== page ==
“If media reports are accurate, and Judge Jackson has been chosen as the Supreme Court nominee to replace Justice Breyer, it means the radical Left has won President Biden over yet again,” Graham tweeted. “The attacks by the Left on Judge Childs from South Carolina apparently worked.”

He followed up with another tweet that took aim at elitism.

“I expect a respectful but interesting hearing in the Senate Judiciary Committee. The Harvard-Yale train to the Supreme Court continues to run unabated.”

Graham is correct that the highest court in the land should reflect a wider selection of law schools. Currently, only one justice—Amy Coney Barrett, a graduate of the Notre Dame Law School—went to a law school other than Harvard or Yale. And because Notre Dame is a private school, the number of justices who went to law school at a public university is zero.

Take it from a guy with two Harvard degrees, that’s absurd.

However, this is also a special case. In a country where a Black woman is always going to be more highly scrutinized than a white male, the first Black woman to have the honor of sitting on the Supreme Court will have to come in the Senate committee door ready to kick ass and take names.

CNN Legal Analyst Elliot Williams, a former U.S. Deputy Assistant Attorney General, asked the key question: “What does it take for a black woman to be taken seriously in America?”

Seizing up the choice on Wednesday morning even before Biden made the official announcement, Williams said this: “If I was going to describe for you a supremely qualified Supreme Court nominee, who had served for two years as a federal judge and gone to Harvard twice, I’d say: ‘Wow that’s quite impressive.’ Well, that’s John Roberts, the Chief Justice. Ketanji Brown Jackson has all of that, plus seven more years as a judge.

The way Williams sees it, the president needed to put forth a nominee who would represent the strongest possible defense against the coming storm of criticism from white male Republicans who think they—and the people they represent—are the real victims in America.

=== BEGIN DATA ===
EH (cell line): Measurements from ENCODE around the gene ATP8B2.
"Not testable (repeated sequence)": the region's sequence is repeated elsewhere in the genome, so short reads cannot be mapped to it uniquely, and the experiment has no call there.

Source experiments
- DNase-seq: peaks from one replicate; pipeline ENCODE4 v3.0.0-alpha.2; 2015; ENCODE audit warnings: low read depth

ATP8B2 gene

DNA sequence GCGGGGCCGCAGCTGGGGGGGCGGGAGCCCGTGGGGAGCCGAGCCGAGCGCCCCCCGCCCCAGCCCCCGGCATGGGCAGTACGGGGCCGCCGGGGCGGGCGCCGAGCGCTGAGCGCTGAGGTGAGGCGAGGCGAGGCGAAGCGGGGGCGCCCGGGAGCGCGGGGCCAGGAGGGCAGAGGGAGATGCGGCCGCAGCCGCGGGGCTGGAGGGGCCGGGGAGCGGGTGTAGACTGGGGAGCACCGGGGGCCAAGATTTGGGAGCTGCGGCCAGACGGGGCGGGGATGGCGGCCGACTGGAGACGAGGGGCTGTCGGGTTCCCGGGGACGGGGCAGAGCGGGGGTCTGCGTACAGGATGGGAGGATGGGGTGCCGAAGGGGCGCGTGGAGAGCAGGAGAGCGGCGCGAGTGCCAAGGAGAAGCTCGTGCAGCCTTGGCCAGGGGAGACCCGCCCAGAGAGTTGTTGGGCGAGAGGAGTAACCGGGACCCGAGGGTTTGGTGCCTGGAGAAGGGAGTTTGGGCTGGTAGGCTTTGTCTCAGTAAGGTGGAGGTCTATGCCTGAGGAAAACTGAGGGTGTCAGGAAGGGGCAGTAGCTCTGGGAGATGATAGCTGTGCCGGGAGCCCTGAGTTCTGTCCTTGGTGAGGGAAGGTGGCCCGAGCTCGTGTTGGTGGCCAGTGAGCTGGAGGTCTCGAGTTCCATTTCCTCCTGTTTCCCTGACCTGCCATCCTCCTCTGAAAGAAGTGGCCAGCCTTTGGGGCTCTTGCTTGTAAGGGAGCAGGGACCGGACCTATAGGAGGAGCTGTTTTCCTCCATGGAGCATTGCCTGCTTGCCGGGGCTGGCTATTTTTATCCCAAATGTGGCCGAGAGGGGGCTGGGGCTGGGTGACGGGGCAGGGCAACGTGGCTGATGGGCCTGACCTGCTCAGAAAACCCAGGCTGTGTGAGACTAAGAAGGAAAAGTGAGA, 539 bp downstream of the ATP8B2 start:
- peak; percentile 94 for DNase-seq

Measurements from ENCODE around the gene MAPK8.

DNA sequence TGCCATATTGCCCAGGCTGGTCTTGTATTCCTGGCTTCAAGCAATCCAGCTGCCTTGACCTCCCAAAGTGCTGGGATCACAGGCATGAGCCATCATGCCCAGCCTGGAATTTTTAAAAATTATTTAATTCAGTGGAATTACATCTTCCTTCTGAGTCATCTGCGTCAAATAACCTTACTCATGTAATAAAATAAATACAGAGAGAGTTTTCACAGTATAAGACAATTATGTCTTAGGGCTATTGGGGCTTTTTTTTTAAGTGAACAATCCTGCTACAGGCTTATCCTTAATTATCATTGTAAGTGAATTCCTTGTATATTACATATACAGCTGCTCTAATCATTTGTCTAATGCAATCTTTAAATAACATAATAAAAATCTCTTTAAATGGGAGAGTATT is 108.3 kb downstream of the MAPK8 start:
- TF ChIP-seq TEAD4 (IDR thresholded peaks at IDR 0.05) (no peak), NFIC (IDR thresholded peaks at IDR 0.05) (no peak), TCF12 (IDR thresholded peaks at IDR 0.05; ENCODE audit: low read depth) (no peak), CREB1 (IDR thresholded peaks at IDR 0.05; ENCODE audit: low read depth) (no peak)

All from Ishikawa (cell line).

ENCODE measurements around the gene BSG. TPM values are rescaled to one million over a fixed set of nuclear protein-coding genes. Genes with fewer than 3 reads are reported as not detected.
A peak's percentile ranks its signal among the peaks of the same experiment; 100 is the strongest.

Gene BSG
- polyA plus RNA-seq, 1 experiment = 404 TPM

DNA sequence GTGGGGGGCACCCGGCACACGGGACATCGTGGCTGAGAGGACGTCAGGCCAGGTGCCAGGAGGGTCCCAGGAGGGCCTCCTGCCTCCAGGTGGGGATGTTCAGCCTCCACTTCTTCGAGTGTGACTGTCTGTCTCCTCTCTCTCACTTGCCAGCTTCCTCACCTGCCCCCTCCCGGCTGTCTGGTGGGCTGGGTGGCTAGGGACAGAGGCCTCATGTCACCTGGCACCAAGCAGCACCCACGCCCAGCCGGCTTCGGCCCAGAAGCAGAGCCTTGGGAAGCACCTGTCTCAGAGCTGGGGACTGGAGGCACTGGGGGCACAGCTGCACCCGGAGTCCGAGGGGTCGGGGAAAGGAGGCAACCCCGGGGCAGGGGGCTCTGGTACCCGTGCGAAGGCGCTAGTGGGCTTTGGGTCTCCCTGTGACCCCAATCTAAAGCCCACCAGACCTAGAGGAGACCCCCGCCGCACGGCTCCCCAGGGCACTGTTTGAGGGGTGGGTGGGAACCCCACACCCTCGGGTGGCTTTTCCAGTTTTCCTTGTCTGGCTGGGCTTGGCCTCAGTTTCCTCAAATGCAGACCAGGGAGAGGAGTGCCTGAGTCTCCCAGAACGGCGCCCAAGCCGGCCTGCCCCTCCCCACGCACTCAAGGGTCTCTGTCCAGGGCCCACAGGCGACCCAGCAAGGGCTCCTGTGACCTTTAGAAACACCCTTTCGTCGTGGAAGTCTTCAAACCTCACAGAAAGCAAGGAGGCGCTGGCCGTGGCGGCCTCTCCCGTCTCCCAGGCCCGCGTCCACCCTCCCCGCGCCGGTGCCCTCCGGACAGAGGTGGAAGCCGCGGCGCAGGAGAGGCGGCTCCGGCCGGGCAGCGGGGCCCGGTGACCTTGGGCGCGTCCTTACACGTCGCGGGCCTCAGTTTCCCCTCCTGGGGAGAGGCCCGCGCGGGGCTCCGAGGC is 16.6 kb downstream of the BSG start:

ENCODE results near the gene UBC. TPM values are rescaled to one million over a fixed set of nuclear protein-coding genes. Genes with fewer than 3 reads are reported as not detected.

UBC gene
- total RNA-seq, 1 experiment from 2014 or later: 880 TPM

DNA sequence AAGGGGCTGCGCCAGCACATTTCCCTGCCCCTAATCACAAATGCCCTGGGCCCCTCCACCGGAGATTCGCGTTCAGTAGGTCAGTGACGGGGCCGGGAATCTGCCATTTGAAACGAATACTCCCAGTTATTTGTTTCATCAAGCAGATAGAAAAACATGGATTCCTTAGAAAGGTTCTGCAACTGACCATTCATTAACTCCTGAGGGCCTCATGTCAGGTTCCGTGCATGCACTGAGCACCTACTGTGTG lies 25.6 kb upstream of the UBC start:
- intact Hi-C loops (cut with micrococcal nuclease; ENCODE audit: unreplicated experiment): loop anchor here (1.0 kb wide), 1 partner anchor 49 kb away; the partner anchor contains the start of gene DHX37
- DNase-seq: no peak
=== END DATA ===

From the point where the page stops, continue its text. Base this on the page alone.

“This black woman nominee is going to face headwinds about her qualifications,” Williams noted. “And if what it takes to get a Black woman on the Supreme Court is (to pick) someone from the Ivy League bubble, then so be it.”

That’s spot on. Personally, I never feel comfortable with the idea that the first Black woman on the Supreme Court should also be the only justice who went to a public university. If it is all the same to the Gods of history, I would prefer that distinction to go to a white male.

We should have always known that this is where we’d arrive. The first Black woman on the Supreme Court was always going to need to be 10 feet tall and indestructible. Just like every other Black woman in every white-collar position you can think of—from Wall Street to Main Street—Biden’s nominee was going to have to be twice as good as the average white male just to get half the credit.

Don’t get me wrong. There is no magic crucifix that wards off prejudice and racism. Jackson is still going to be challenged on her qualifications by far less qualified white men—whether they perch at Fox News (looking at you, Tucker), conservative talk radio or the Senate Judiciary Committee. These folks can’t shake off their white male privilege. Just like we can’t fix stupid.

But with a nominee as indisputably qualified as Ketanji Brown Jackson, those attacks are going to come across to the rest of America for what they really are: totally ridiculous.